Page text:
A decade or two ago, Ducatis were simply very fast motorcycles, and they’ve become unbelievably, mind-warpingly faster since then. So much so that it now takes a sophisticated array of rider-aid electronics—ABS, traction control, wheelie control, engine brake control, active suspension and more—just to ride one safely. Even the Ducati Monster, once a bastion of simplicity, now mirrors the Panigale superbikes with its frameless design, powerful liquid-cooled engine and electronic aids.

Enter the Scrambler. Based on the last Monster generation’s air-cooled, 803 cc V-twin, it adds an upright riding position, retro style and even some off-road ability thanks to its knobby tires, soft suspension and 18-inch front wheel. This bike isn’t built to win races but to bring back the simple joy of riding a motorcycle.

And how. Riding through a rare torrential rainstorm in southern California’s San Jacinto Mountains, the Scrambler made confident progress through conditions that would have seen Ducati superbike owners taking the car instead. Its big, dirt-style tires grip pavement surprisingly well, while the single brake disc provides plenty of stopping power.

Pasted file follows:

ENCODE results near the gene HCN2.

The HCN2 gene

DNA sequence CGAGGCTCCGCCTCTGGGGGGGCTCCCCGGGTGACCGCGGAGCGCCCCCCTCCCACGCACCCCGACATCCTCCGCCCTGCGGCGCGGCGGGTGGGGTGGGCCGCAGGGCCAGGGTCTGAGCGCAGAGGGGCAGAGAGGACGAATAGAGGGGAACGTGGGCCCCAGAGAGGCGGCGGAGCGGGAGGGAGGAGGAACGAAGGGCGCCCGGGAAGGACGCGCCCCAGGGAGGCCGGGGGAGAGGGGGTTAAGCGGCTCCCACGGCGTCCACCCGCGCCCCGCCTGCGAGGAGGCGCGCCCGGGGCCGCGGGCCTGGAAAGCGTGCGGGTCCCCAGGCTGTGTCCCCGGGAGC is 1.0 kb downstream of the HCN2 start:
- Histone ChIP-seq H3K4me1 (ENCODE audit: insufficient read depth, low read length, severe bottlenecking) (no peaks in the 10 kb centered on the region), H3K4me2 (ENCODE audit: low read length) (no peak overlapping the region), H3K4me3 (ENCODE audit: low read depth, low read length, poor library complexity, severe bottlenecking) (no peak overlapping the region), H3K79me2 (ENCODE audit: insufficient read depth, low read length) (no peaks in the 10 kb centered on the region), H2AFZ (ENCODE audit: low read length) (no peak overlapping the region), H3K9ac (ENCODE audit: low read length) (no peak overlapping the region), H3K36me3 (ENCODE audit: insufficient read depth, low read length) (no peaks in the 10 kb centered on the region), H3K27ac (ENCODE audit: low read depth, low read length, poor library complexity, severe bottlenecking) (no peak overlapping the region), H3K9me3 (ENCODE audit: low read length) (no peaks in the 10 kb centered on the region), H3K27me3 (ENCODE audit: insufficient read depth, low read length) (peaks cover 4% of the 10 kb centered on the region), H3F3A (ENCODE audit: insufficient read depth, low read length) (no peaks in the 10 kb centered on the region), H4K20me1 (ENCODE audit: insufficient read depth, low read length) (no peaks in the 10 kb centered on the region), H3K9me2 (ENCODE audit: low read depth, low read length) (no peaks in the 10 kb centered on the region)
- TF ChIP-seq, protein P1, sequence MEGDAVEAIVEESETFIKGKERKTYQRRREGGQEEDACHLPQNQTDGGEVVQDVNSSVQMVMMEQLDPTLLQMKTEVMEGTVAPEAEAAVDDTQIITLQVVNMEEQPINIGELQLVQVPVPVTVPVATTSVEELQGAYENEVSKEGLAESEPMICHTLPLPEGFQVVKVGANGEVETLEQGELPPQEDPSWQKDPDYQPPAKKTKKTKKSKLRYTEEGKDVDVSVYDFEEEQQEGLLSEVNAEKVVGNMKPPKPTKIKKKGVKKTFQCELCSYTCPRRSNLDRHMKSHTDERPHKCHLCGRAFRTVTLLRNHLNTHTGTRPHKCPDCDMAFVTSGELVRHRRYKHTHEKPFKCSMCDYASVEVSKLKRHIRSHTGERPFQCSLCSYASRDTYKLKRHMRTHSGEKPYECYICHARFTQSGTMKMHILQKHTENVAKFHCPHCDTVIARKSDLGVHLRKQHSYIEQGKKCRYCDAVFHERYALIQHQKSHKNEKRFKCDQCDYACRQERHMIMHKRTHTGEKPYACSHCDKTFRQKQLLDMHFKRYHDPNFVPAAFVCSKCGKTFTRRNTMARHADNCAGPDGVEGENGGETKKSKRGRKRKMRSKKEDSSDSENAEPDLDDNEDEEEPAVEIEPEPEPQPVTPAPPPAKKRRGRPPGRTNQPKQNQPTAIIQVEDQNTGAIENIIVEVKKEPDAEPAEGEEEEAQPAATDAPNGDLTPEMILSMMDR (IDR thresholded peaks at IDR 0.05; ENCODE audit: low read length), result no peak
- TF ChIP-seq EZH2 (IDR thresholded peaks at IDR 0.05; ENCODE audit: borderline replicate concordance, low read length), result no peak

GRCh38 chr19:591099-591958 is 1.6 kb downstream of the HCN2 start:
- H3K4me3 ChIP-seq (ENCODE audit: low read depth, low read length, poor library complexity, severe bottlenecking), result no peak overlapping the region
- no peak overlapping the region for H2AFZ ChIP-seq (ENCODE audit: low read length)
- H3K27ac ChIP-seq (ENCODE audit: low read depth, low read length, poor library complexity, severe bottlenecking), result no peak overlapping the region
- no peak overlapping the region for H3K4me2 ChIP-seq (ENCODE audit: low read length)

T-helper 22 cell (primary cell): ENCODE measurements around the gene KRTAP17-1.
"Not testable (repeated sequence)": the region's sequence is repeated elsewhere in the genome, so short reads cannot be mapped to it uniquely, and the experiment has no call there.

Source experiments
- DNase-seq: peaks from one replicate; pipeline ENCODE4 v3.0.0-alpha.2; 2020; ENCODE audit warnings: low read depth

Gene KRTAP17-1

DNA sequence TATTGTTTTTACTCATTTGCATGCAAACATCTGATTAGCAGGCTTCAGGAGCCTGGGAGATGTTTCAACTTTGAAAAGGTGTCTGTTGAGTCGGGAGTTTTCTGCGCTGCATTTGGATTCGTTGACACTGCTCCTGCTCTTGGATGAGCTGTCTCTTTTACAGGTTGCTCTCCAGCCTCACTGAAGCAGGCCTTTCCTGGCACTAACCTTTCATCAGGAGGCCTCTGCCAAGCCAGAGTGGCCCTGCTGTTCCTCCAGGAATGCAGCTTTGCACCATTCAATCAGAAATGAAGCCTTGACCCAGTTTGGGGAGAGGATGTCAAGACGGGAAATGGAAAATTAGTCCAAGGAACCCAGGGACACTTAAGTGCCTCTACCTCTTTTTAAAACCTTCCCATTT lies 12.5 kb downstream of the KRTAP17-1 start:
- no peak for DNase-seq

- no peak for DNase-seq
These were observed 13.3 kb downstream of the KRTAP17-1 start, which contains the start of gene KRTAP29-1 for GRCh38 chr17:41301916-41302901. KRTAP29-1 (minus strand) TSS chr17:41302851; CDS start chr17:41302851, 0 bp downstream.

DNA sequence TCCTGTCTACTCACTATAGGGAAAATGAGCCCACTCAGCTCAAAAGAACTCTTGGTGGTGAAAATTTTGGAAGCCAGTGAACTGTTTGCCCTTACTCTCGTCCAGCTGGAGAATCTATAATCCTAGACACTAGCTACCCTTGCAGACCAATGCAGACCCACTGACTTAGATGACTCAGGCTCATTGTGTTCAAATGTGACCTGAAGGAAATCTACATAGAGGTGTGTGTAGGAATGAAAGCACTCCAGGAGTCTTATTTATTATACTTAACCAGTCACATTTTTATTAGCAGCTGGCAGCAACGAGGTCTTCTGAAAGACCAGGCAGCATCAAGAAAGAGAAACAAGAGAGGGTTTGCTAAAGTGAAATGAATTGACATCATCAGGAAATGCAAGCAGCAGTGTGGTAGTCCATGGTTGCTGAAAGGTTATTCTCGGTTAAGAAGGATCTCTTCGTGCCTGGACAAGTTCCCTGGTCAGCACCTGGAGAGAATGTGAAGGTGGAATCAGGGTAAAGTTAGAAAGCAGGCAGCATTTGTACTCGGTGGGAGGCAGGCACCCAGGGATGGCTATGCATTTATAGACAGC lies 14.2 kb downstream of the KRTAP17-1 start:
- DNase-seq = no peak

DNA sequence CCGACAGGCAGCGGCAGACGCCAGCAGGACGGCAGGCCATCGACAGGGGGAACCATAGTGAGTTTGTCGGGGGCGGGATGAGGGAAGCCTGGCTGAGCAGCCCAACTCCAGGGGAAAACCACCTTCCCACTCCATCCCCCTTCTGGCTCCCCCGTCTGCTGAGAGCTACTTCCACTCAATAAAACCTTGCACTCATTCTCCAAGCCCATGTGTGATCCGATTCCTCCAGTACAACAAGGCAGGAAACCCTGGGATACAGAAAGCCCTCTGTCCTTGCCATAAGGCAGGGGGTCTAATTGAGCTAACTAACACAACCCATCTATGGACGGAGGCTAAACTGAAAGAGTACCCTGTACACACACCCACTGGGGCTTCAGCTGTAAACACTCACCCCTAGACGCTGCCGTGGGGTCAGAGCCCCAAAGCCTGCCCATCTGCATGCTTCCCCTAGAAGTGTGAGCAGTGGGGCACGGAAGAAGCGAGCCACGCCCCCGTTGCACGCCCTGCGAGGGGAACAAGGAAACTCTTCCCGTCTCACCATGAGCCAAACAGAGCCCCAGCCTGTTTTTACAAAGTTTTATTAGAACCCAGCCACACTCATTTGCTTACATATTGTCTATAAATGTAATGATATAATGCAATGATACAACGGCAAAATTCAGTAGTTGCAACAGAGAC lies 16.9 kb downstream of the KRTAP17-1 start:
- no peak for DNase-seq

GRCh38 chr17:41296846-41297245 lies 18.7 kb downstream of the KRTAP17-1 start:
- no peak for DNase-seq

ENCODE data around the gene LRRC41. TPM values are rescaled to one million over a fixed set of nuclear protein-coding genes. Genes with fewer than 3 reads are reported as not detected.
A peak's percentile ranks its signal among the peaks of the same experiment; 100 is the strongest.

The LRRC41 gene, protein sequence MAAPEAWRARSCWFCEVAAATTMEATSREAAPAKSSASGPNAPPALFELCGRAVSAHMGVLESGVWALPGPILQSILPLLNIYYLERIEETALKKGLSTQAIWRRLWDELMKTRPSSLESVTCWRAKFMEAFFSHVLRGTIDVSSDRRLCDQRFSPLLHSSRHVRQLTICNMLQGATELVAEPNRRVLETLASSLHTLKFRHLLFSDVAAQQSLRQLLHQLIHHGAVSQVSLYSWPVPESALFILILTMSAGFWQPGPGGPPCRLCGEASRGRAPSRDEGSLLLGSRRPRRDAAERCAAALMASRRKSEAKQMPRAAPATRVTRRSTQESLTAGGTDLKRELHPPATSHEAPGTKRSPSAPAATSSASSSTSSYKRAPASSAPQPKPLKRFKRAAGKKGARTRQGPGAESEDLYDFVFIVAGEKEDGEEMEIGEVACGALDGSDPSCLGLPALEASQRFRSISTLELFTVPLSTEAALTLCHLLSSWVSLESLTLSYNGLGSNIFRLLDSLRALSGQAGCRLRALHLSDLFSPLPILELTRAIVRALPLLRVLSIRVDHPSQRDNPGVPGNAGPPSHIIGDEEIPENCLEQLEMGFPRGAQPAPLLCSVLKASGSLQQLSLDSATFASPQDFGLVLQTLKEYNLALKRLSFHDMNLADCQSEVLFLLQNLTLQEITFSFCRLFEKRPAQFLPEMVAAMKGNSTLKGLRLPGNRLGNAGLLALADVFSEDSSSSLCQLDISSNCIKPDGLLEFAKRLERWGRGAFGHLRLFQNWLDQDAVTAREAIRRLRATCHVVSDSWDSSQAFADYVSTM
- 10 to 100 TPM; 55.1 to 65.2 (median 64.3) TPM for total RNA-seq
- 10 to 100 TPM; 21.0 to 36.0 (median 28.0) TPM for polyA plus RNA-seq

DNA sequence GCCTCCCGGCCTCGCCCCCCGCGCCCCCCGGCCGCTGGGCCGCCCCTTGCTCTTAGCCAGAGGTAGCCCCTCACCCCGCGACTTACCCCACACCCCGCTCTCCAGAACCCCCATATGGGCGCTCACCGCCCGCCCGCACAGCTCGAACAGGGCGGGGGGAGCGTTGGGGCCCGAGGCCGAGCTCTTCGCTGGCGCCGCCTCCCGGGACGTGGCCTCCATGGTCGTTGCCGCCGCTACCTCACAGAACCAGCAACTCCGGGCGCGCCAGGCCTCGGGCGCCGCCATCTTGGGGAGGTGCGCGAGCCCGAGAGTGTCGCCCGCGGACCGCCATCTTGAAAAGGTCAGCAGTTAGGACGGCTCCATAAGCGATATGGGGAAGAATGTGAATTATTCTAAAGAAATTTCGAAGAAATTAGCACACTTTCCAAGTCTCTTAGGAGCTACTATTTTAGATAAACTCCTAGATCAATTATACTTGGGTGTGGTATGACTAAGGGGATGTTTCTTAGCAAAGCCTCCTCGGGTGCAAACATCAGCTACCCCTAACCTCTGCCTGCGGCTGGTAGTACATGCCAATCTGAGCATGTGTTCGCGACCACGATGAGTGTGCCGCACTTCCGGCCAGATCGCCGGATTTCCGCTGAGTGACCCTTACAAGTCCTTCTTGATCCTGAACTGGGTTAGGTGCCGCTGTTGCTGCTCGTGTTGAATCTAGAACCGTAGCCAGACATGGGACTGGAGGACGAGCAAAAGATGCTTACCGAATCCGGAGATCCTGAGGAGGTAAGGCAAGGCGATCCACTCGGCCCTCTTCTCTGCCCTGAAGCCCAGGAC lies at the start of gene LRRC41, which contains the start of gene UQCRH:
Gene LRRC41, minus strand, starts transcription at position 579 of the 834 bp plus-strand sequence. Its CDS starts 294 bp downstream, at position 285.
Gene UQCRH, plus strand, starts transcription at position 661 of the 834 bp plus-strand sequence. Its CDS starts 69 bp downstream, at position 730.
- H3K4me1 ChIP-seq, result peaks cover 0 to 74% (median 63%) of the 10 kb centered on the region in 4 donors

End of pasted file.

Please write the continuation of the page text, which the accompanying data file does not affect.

Off-road, the Scrambler is just tall and upright enough to stand on securely; doing so helps get more of your weight over its somewhat vague front end. If you’re skeptical that a Ducati can perform in the dirt, don’t be: The Scrambler proved willing to tough out jumps, slides and water crossings as well as any of those big adventure bikes BMW makes.

In town, the upright ergonomics prove handy, facilitating vision and control as you use the grunty motor to squirt through traffic. The Scrambler may not appear as fast as other Ducatis, but it’s so confidence-inspiring and comfortable to ride that it’s often more capable in real-world environments. It could be the only bike you need this summer.

Engine: 803 cc V-twin | Horsepower: 75 at 8,250 rpm
Torque: 50 lb.-ft. | Gearbox: six-speed | Price: $8,495 base